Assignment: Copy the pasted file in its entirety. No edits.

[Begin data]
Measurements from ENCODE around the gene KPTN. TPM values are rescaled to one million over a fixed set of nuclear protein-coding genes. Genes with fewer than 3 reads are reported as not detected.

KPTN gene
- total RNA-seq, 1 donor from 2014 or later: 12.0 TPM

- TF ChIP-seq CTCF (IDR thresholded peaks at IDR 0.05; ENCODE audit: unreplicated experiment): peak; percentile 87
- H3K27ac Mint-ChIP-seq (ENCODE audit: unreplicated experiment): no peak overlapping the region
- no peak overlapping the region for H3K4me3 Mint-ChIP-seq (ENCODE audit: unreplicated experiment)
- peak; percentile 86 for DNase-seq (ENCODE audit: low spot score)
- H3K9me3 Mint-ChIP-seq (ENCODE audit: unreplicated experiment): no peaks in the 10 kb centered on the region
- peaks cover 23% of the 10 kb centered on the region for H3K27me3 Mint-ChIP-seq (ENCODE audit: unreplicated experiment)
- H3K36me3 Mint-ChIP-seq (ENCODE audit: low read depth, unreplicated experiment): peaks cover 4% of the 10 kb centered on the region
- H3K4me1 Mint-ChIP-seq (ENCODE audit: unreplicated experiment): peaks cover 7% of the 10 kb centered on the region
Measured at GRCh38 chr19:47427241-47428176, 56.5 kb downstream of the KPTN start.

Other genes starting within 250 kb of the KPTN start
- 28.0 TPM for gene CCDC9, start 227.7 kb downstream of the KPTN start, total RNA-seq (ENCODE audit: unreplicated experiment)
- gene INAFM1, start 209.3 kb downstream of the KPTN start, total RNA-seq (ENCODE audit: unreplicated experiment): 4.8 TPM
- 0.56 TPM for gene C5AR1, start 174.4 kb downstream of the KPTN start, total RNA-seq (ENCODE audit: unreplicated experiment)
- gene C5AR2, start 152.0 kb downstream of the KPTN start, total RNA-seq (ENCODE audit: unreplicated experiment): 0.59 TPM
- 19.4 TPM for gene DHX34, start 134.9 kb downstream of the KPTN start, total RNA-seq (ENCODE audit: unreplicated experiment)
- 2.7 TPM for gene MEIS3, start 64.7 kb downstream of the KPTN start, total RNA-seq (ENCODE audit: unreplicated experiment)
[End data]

Measurements from ENCODE around the gene KPTN. TPM values are rescaled to one million over a fixed set of nuclear protein-coding genes. Genes with fewer than 3 reads are reported as not detected.

KPTN gene
- total RNA-seq, 1 donor from 2014 or later: 12.0 TPM

- TF ChIP-seq CTCF (IDR thresholded peaks at IDR 0.05; ENCODE audit: unreplicated experiment): peak; percentile 87
- H3K27ac Mint-ChIP-seq (ENCODE audit: unreplicated experiment): no peak overlapping the region
- no peak overlapping the region for H3K4me3 Mint-ChIP-seq (ENCODE audit: unreplicated experiment)
- peak; percentile 86 for DNase-seq (ENCODE audit: low spot score)
- H3K9me3 Mint-ChIP-seq (ENCODE audit: unreplicated experiment): no peaks in the 10 kb centered on the region
- peaks cover 23% of the 10 kb centered on the region for H3K27me3 Mint-ChIP-seq (ENCODE audit: unreplicated experiment)
- H3K36me3 Mint-ChIP-seq (ENCODE audit: low read depth, unreplicated experiment): peaks cover 4% of the 10 kb centered on the region
- H3K4me1 Mint-ChIP-seq (ENCODE audit: unreplicated experiment): peaks cover 7% of the 10 kb centered on the region
Measured at GRCh38 chr19:47427241-47428176, 56.5 kb downstream of the KPTN start.

Other genes starting within 250 kb of the KPTN start
- 28.0 TPM for gene CCDC9, start 227.7 kb downstream of the KPTN start, total RNA-seq (ENCODE audit: unreplicated experiment)
- gene INAFM1, start 209.3 kb downstream of the KPTN start, total RNA-seq (ENCODE audit: unreplicated experiment): 4.8 TPM
- 0.56 TPM for gene C5AR1, start 174.4 kb downstream of the KPTN start, total RNA-seq (ENCODE audit: unreplicated experiment)
- gene C5AR2, start 152.0 kb downstream of the KPTN start, total RNA-seq (ENCODE audit: unreplicated experiment): 0.59 TPM
- 19.4 TPM for gene DHX34, start 134.9 kb downstream of the KPTN start, total RNA-seq (ENCODE audit: unreplicated experiment)
- 2.7 TPM for gene MEIS3, start 64.7 kb downstream of the KPTN start, total RNA-seq (ENCODE audit: unreplicated experiment)